Letter to Linaewen from Boromir

by Linaewen

Linaewen, my dear friend,

I have been wanting to share with you some of my thoughts on the film Return of the King -- especially after our third viewing together -- but I have been uncertain how to begin. I know it is our custom to converse about such matters, but after due consideration, I find I prefer to put my thoughts down in a letter. Some things are better expressed in writing when the emotions are involved.

I am deeply grateful to you for allowing me to accompany you to the film these three times. As you know, it was very important for me to be able to experience for myself that which touched upon my friends after we were parted. I am grateful to be able to finally learn what took place with each of them, a process that began with seeing the last film -- The Two Towers -- and the extended version of that film.

It hardly seems possible that it was only six weeks ago I saw Faramir and my father once more, albeit on film. It was so very good to be with Faramir again, to see him in a happier time, before my leaving thrust him forward to take on responsibility for the both of us. I did not mean for him to bear that burden indefinitely, but as you know, my return to Gondor was unexpectedly prevented. Faramir has done well, in spite of all that; he is indeed a man of quality and strength -- the best man in Gondor, in fact, and I am proud of him.

As for my thoughts on the newest film, I hardly know where to begin. What I write here is scarcely adequate to express my thoughts and feelings on what I witnessed. Alas, that I was not there! Alas, that my part in the tale is over, but for a memory! There is so much I could have done, so much I could have prevented had I been there...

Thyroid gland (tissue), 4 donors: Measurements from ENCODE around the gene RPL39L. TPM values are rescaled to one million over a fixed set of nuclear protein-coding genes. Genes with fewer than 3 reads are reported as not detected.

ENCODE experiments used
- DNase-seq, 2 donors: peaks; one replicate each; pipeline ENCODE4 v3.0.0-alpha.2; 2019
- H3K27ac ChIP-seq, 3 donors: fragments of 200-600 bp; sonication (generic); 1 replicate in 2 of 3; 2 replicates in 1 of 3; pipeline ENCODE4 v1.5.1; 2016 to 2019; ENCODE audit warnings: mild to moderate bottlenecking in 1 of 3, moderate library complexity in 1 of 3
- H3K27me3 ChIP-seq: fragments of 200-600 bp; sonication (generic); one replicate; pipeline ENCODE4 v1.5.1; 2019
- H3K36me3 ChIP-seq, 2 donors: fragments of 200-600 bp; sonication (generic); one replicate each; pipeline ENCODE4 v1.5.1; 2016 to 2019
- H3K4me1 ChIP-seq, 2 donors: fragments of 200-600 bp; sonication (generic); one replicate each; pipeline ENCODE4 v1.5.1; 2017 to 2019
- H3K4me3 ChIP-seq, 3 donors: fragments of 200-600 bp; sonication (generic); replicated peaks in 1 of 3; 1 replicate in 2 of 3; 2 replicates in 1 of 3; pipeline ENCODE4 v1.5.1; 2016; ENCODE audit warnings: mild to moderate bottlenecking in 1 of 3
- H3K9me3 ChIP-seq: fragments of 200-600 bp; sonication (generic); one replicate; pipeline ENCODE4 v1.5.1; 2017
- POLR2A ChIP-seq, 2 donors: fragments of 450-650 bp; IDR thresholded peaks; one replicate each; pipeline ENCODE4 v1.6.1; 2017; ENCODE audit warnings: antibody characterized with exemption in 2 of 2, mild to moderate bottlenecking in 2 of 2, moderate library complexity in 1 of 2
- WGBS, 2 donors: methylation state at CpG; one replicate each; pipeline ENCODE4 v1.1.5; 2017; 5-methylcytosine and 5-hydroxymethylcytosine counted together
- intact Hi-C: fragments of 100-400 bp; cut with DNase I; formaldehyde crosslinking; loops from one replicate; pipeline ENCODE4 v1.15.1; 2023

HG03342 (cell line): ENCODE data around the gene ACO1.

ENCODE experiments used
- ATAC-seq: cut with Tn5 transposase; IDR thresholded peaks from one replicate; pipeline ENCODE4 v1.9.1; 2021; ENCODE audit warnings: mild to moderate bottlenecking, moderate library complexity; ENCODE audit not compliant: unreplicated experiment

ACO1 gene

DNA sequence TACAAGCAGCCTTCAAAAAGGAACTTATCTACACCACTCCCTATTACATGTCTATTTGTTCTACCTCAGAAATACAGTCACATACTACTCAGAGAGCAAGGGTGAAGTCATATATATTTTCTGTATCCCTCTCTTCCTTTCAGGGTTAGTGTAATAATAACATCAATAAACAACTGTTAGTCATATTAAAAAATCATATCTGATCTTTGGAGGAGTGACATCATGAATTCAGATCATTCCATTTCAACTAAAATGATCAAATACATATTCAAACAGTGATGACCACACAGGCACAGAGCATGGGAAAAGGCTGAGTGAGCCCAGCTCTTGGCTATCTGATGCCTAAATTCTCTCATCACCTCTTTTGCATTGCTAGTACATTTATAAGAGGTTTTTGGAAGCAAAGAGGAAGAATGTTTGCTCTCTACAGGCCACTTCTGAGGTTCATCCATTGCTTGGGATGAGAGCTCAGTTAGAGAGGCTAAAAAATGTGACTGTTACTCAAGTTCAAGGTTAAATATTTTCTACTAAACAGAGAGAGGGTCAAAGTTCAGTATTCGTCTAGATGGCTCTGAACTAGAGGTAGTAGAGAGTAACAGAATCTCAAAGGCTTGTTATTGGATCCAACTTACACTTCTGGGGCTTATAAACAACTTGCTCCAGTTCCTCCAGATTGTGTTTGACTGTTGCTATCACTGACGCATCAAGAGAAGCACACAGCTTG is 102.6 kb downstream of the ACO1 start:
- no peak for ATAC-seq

But I am getting ahead of things, as is my wont; allow me, then, to make a poor attempt at describing my experience before it fades from my memory. Many others have written to tell of their favorite scenes, and I will not spend time doing the same; rather, I will attempt to relate those moments that were the most meaningful to me, and I suspect, to you.

It was glorious! The first sight of my City after being gone so long took my breath away! I fear I wept at the sight, so it was fortunate it was dark in the theatre; you know how I dislike being seen weeping. In spite of the darkness, I noticed you were taking it all in, as if you, too, were coming home after a long time away.

The sight of the beacons being lit, and the Rohirrim on the Pelennor with the dawn behind them made my heart swell until I thought it would burst! But it was sobering to look out once more from the Embrasure on the highest level of the City, and see the fires of Mordor in the East. That was a sight we could never escape -- two mortal enemies facing one another across the River, the White City on one side and the flaming Eye on the other. I wonder what we might behold in future days, now that Sauron is overthrown and the fires of Orodruin die down?

The mustering of the troops, the battles, the desperate stands of my men as they protected the City -- it was glorious and exciting! But it was also devastating! The sight of Mordor's vast army at the gates of Minas Tirith was a shock, and something I hoped I would never see. It truly seemed hopeless in that moment; truly it was folly to even think of resisting! And to witness what took place in Osgiliath, hand to hand combat in the darkness... It brought back the memory of many such battles to defend that city, yet this time I was not there to help. I heard you cry out when Madril was killed. I know you will forgive me for forgetting where I was, drawing my sword and hurdling several rows of seats to get at that foul Orc who did the deed! Alas, that I could do nothing! I trust that we will see in the extended version of the film who makes that wretched creature pay for his evil!